Mastering It

 

 

 

how to live

Around here we claim two Masters of The Purposeful Life Through Unusual Living. Once a year I read The Outermost House, Henry Beston’s record of his time in a cabin on Cape Cod’s outer beach, one of the most beautiful books ever written about the experience of place and nature. And then there’s that guy from Walden Pond. He cried out, “Simplify!” and lived the word. And also got some stuff written.

Their Creativity had to be made by a letting-go of other Life options. They followed the pull of one tugging string into these spaces. Or, as those with metaphysical joy remind us, the space is already there waiting for us and doesn’t need to be made. Then it needs to be excavated.

We learn change is inevitable when it’s forced on us, but sometimes we move along in an illusion of stability that seems necessary. As deeply as I could covet a year in the outermost house, I’m not prepared at this moment to give up Everything and make a break for it.

In a book on the Japanese tradition of wabi-sabi, Robyn Griggs Lawrence describes an exchange between Gandhi and Richard Gregg, recorded in the latter’s “The Value of Voluntary Simplicity.” Gregg expressed his guilt at not being able to renounce his books, and the wise man told him that too-intense sacrifice is actually an obstacle to simplicity. Gandhi told him, “Only give up a thing when you want some other condition so much that the thing no longer has any attraction for you, or when it seems to interfere with that which is more greatly desired.”

Do you ever get a little frustrated when the Great Answer is just so damn reasonable? When you’re trying to rev yourself up to strive, only to be reminded that moderation is the path? Yeah, me, too.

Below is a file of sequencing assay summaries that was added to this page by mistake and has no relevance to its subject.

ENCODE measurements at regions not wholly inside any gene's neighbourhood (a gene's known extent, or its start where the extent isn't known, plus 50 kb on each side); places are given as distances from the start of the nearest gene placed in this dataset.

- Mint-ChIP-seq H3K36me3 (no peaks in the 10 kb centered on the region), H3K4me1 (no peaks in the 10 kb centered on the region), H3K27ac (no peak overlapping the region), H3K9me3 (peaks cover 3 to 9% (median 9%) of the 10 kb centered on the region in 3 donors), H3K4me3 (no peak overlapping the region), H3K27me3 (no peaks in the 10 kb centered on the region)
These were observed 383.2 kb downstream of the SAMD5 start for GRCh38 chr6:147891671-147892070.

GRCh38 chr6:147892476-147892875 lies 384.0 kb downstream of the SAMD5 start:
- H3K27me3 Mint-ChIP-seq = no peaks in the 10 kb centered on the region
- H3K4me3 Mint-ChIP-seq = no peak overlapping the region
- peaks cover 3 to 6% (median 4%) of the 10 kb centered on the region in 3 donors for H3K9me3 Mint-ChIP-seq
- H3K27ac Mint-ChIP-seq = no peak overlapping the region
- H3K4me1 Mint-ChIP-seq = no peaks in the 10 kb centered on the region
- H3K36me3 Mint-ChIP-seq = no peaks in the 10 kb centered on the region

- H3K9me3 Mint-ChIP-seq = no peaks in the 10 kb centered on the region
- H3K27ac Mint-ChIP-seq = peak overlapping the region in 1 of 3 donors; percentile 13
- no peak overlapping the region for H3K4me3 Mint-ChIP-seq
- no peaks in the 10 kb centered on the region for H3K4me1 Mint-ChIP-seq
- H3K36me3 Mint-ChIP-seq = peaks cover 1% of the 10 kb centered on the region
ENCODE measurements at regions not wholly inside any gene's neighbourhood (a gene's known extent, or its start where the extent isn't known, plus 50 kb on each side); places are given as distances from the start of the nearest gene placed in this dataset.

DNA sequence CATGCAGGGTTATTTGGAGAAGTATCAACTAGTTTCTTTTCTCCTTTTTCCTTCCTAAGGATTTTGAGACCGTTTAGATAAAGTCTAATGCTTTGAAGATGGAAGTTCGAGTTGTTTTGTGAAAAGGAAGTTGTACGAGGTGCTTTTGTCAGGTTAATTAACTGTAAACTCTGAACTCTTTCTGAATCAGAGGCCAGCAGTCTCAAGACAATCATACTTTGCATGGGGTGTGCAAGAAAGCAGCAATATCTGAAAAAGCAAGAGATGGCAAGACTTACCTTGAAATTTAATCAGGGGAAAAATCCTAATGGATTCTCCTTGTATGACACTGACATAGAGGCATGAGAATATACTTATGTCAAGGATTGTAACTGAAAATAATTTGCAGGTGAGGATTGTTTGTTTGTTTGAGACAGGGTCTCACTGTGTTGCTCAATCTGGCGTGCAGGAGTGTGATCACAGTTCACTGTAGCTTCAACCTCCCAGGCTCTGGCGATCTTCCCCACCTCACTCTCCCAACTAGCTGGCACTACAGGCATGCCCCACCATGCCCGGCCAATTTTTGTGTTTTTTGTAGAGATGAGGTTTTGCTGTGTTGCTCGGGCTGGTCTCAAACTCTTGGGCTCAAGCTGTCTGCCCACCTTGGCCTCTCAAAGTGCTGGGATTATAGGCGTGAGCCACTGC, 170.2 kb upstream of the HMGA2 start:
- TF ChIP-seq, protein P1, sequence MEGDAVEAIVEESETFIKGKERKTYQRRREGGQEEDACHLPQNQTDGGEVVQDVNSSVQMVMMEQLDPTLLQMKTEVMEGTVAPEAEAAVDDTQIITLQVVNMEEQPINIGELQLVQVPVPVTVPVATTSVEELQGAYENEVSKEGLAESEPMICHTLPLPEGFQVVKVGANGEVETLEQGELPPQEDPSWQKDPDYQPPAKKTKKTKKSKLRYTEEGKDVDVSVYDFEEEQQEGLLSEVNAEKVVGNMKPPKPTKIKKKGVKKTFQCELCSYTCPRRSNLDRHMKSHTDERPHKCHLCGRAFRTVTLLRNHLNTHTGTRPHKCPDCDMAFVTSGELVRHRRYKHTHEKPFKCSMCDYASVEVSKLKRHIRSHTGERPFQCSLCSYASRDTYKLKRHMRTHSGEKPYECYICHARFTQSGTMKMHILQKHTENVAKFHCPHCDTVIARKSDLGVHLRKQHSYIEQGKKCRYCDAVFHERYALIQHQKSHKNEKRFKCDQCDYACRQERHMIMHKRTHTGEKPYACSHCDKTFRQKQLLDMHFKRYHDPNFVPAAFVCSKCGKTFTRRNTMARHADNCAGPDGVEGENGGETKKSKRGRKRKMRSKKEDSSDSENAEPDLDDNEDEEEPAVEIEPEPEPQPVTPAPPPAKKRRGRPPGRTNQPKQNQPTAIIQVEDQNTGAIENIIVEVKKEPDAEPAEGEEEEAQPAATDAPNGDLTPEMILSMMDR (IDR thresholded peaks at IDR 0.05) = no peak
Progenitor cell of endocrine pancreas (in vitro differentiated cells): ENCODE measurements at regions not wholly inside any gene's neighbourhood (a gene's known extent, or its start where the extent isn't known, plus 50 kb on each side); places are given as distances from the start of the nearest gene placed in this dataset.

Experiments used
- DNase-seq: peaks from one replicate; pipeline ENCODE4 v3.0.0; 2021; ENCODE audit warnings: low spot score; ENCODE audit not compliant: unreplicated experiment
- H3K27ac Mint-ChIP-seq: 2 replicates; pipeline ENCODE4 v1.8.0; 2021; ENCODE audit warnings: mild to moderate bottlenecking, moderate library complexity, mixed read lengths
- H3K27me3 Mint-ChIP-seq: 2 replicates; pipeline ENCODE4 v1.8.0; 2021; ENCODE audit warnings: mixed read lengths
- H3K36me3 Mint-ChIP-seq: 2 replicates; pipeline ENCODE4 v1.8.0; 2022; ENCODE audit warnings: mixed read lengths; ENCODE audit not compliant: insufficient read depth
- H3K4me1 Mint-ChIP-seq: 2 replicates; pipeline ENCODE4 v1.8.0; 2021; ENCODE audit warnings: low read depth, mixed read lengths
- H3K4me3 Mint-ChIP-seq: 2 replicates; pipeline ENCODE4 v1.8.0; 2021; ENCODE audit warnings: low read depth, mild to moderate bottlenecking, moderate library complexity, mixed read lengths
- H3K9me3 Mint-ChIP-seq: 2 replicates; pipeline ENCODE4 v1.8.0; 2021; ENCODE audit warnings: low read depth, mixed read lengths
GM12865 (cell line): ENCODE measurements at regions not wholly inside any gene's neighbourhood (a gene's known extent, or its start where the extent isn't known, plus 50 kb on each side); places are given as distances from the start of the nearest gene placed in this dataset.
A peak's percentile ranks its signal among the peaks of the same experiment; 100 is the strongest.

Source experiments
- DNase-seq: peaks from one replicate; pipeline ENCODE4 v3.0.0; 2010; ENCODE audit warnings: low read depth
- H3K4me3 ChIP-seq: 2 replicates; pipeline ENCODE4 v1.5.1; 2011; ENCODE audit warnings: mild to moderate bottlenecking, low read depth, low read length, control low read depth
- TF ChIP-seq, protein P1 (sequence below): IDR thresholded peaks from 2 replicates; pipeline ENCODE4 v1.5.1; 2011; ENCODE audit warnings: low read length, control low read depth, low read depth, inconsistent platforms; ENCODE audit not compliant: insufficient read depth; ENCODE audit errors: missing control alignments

How do you sustain whatever Simplicity makes time and space to be a CPT, in this un-simple society? You’re not alone in a cabin, and every message that comes at you from any source is basically saying, “Say Yes to this! a) You have to. b) You want to.”

So far for me, Gandhi is right. A lot of familiar patterns seem just to be changing, more organically than I thought possible. And that is, in fact, scarier and more complex than having to struggle to change. It’s possibly due to my writing for a paycheck, when new patterns have to take over, but part of it is still this new indifference to many familiar, taken-for-granted-as-just-reality things.

Indifference working its way toward positive Difference. The sneaking suspicion that a CPT life might not be about struggle, but about the ease of a Right Life being lived. That’s different, and positively startling.

Thanks to the fabulous Brian Andreas for his wonderful art that I shamelessly borrowed.

 

 

 

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4 thoughts on “Mastering It

  1. Thank you Lin! You touched on aspects I have experienced or have been thinking about as I approach 60. Agatha Christie called middle age ” The Second Bloom”. I like to think my second bloom will be moderation, you don’t have to give everything up and don’t beat yourself up because you haven’t achieved perfection! Thanks for my Sunday food for thought!

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  2. Beautifully articulated, thank you! Being creative in the loud world is many things, including an opportunity to do it in a way that suits our present circumstances, sometimes pushing forward, sometimes letting go. May your path keep flowing!

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  3. Continue to find this so soothing in all the noise. Thank you, Lin. And I love Brian Andreas, and more of his art is popping up in different places lately. We must need some wisdom and whimsy (whimdom? wisdy?).

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